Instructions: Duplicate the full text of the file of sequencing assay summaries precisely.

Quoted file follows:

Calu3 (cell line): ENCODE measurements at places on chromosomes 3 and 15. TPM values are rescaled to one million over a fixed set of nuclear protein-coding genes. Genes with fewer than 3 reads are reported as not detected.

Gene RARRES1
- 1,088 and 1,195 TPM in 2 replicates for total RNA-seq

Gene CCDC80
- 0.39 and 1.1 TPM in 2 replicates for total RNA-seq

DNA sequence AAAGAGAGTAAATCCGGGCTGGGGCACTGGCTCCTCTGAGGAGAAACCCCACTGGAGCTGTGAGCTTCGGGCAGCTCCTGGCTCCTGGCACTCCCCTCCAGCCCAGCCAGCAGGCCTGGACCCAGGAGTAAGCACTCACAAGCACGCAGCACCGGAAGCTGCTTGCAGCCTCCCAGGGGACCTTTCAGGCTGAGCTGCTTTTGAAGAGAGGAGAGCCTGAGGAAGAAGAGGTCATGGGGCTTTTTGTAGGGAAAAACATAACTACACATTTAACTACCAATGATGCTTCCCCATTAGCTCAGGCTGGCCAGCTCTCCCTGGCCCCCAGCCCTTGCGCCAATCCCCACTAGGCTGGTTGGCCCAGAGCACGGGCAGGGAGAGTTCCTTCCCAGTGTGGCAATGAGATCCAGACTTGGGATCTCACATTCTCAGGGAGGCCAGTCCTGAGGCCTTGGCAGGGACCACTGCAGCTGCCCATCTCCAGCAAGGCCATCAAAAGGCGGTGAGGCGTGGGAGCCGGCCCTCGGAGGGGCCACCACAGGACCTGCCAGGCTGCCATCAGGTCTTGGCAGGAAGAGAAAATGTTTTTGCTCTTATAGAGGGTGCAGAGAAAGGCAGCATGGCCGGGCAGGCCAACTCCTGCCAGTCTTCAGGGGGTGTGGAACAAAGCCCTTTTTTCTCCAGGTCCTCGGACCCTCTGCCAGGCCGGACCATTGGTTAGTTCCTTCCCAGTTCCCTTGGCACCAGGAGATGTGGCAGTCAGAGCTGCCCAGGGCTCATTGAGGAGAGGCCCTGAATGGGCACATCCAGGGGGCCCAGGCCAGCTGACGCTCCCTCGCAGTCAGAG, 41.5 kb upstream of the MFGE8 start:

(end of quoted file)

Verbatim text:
Calu3 (cell line): ENCODE measurements at places on chromosomes 3 and 15. TPM values are rescaled to one million over a fixed set of nuclear protein-coding genes. Genes with fewer than 3 reads are reported as not detected.

Gene RARRES1
- 1,088 and 1,195 TPM in 2 replicates for total RNA-seq

Gene CCDC80
- 0.39 and 1.1 TPM in 2 replicates for total RNA-seq

DNA sequence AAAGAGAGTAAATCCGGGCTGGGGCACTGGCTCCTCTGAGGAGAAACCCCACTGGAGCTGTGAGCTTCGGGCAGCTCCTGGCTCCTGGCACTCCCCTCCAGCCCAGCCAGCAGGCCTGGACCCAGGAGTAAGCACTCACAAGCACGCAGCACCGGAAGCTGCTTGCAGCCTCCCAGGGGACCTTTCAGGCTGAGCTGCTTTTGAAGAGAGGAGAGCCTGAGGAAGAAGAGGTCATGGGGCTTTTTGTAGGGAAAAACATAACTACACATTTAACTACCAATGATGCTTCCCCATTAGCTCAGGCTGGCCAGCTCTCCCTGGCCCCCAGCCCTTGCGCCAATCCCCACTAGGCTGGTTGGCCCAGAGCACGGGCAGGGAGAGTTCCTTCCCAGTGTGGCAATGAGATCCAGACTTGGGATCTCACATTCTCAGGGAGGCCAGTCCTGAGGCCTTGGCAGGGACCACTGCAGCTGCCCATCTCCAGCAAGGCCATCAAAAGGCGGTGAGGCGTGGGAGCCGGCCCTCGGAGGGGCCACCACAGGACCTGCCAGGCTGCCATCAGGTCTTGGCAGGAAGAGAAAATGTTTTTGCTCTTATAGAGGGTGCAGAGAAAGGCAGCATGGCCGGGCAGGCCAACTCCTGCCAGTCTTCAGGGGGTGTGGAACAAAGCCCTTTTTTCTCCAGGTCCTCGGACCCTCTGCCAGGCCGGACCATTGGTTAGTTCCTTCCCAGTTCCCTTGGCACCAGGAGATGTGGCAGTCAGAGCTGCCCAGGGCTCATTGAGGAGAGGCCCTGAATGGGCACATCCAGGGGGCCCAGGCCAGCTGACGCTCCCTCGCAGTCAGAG, 41.5 kb upstream of the MFGE8 start: